Phil Freelon, architect of the African-American history museum in D.C., dies at 66

Free Press wire reports | 7/19/2019, 6 a.m.
Architect Phil Freelon, who designed buildings ranging from local libraries to the Smithsonian’s National Museum of African American History and ...
Mr. Freelon

RALEIGH, N.C. - Architect Phil Freelon, who designed buildings ranging from local libraries to the Smithsonian’s National Museum of African American History and Culture, died Tuesday, July 9, 2019, in Durham, N.C.

Mr. Freelon, 66, had suffered from Lou Gehrig’s disease for several years. He died about a week after he stopped consuming food or liquids, his neurologist said.

“I’ll remember him as one of the most gifted architects I’ve ever worked with but also one of the kindest individuals I’ve ever known,” said Lonnie Bunch, founding director of the African-American museum and now secretary of the Smithsonian Institution.

One of Mr. Freelon’s most important contributions to the museum was recognizing the National Mall as “sacred space,” Mr. Bunch said, so visitors “didn’t just go into a building. They could look out and see where history occurred. So that was kind of his genius.”

Mr. Freelon, a Philadelphia native, worked for years at architectural firms in Texas and North Carolina. When he opened his own firm, he was the only employee. He declined to design prisons, casinos or strip malls, focusing instead on libraries, museums and schools because he preferred “projects that contribute to society in some way,” he told The Associated Press in early 2017. A statement from his family said Mr. Freelon “designed buildings to uplift the human spirit.”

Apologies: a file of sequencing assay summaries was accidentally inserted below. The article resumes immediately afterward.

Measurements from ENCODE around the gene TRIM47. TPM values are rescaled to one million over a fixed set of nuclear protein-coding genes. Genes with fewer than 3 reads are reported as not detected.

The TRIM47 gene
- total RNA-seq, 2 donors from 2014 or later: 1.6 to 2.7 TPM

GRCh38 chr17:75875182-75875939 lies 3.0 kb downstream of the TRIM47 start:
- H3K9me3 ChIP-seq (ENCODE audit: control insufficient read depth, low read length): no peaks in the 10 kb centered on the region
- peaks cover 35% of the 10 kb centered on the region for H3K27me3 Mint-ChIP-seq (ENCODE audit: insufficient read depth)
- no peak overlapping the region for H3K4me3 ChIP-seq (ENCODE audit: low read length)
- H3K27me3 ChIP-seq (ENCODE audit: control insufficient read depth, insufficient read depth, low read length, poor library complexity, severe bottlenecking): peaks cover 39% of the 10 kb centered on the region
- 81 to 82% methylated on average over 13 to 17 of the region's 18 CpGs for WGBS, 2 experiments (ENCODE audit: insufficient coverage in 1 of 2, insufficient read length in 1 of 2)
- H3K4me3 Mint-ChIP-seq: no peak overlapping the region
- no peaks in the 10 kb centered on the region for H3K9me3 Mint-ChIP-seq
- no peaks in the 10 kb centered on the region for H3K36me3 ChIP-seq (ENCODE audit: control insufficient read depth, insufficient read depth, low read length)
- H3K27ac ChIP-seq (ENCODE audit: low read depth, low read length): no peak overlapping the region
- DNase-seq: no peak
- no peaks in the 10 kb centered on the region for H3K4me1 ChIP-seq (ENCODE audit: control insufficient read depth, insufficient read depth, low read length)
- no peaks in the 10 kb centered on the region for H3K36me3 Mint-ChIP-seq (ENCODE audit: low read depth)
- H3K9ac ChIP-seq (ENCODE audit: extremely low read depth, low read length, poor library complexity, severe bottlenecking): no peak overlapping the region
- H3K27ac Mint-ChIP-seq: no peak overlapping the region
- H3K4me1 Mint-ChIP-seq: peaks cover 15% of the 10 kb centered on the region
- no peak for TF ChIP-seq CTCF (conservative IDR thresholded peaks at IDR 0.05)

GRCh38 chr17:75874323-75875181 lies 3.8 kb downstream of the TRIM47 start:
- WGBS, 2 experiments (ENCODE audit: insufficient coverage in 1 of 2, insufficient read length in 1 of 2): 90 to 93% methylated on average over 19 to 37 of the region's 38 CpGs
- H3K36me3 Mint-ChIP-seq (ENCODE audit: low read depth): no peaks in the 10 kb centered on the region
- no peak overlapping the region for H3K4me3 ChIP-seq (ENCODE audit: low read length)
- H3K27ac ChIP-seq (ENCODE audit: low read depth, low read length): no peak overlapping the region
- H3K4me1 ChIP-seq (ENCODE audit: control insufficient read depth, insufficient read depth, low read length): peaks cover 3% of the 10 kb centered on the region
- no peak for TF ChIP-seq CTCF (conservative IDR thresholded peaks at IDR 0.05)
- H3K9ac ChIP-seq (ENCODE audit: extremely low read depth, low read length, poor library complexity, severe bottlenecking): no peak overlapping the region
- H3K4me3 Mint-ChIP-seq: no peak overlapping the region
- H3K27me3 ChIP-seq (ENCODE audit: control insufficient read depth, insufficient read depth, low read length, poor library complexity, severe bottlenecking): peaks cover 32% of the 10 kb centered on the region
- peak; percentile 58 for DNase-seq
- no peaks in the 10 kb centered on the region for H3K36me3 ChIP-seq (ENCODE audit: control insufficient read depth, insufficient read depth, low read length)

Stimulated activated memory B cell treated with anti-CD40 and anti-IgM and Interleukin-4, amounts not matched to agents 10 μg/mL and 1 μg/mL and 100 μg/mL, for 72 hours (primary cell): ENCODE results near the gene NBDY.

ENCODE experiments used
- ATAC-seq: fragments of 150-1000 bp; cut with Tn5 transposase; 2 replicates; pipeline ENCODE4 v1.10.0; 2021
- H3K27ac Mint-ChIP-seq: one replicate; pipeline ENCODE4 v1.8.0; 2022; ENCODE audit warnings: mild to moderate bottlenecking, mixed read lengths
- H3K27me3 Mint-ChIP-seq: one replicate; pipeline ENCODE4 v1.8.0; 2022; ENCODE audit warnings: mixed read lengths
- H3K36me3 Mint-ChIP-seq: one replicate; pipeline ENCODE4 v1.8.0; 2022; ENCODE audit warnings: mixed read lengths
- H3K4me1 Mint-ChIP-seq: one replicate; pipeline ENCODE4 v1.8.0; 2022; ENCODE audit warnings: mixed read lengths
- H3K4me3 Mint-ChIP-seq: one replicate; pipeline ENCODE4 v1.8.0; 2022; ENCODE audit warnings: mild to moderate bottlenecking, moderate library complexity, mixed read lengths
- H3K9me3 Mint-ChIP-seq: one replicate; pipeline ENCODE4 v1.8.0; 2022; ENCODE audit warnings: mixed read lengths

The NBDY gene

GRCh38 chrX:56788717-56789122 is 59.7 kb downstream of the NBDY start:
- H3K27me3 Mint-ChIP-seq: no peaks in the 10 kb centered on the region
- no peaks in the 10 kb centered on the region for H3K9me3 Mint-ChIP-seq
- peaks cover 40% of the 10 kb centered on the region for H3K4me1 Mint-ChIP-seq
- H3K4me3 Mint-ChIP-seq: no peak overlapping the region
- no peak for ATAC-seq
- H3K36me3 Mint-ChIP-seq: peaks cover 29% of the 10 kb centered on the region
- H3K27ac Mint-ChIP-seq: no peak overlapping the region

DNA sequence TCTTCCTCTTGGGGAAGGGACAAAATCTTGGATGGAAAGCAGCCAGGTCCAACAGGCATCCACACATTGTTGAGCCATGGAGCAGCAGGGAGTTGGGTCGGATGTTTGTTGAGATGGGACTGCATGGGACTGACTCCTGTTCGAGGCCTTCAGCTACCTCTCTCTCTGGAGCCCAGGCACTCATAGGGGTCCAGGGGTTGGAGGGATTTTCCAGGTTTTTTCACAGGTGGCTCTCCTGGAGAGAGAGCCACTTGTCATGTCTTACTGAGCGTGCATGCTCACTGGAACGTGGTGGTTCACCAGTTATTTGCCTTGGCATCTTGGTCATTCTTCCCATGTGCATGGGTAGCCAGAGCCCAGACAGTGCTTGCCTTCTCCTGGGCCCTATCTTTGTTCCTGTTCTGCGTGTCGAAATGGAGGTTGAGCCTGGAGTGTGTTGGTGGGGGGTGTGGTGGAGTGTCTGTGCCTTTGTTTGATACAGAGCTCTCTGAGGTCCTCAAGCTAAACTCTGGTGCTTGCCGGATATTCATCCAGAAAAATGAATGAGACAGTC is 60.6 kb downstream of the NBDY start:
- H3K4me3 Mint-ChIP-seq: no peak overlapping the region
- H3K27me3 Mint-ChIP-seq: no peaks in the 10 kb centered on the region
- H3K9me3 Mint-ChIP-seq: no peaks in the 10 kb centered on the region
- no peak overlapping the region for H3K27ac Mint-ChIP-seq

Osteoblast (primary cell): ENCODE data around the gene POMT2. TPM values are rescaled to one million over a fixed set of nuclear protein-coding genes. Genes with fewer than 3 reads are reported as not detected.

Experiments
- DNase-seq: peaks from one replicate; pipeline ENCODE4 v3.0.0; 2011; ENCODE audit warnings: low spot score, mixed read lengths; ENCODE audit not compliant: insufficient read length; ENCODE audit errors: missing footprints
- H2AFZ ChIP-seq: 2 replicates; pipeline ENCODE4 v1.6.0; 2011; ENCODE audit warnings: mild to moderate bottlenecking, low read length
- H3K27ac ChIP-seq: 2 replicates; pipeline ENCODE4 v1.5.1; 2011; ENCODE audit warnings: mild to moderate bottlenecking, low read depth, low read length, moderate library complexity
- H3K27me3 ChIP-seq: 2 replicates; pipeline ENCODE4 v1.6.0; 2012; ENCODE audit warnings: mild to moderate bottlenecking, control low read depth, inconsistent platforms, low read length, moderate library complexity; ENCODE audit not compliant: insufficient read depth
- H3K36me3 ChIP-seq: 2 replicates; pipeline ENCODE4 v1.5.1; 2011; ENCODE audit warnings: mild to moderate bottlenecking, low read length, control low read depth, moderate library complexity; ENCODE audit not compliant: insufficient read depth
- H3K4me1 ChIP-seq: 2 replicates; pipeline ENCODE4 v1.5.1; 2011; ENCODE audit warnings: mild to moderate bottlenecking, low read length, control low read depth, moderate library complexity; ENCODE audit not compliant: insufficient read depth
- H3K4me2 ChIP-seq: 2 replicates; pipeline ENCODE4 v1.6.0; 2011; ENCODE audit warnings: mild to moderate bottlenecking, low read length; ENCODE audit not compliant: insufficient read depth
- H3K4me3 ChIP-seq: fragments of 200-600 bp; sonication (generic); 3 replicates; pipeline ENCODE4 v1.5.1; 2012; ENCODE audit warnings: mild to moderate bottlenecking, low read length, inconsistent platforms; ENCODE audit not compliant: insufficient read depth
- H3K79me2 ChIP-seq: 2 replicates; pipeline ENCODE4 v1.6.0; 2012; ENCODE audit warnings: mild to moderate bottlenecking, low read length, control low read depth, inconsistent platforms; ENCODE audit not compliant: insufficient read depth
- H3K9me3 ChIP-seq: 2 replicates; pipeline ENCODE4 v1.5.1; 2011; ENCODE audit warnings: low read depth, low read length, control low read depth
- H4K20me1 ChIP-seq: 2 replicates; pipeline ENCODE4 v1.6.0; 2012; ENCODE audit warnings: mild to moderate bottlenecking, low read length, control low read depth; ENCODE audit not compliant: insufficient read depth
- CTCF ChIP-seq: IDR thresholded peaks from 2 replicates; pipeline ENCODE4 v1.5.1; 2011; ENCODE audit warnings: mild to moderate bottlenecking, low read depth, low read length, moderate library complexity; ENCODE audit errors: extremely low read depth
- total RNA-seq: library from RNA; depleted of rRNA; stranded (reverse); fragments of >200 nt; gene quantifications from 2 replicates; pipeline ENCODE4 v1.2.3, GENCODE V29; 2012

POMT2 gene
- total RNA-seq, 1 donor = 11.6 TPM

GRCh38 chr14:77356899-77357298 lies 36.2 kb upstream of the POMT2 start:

His reputation grew as he designed projects such as the National Center for Civil and Human Rights in Atlanta, the Museum of the African Diaspora in San Francisco, the Reginald F. Lewis Museum of African American History and Culture in Baltimore and the International Civil Rights Center and Museum in Greensboro, N.C.

Along the way, The Freelon Group merged with Perkins and Will, where he was managing and design director. On its website, Perkins and Will stated Mr. Freelon “was committed to designing a socially equitable world,” and broke down socioeconomic and cultural barriers in architecture and design.” They added, “He led the design of almost every major museum or public space dedicated to black culture in the United States ... He was, arguably, the most significant African American architect in recent history.”

The African American history museum opened in September 2016 in Washington to wide acclaim. Mr. Freelon was the architect of record for the museum, working with partner David Adjaye, the lead designer, and Max Bond, whom Mr. Freelon described as dean of the project. The building’s design included a facade known as the Corona. Its three-tiered shape was inspired by a symbol from the Yoruba people of West Africa featuring a crown.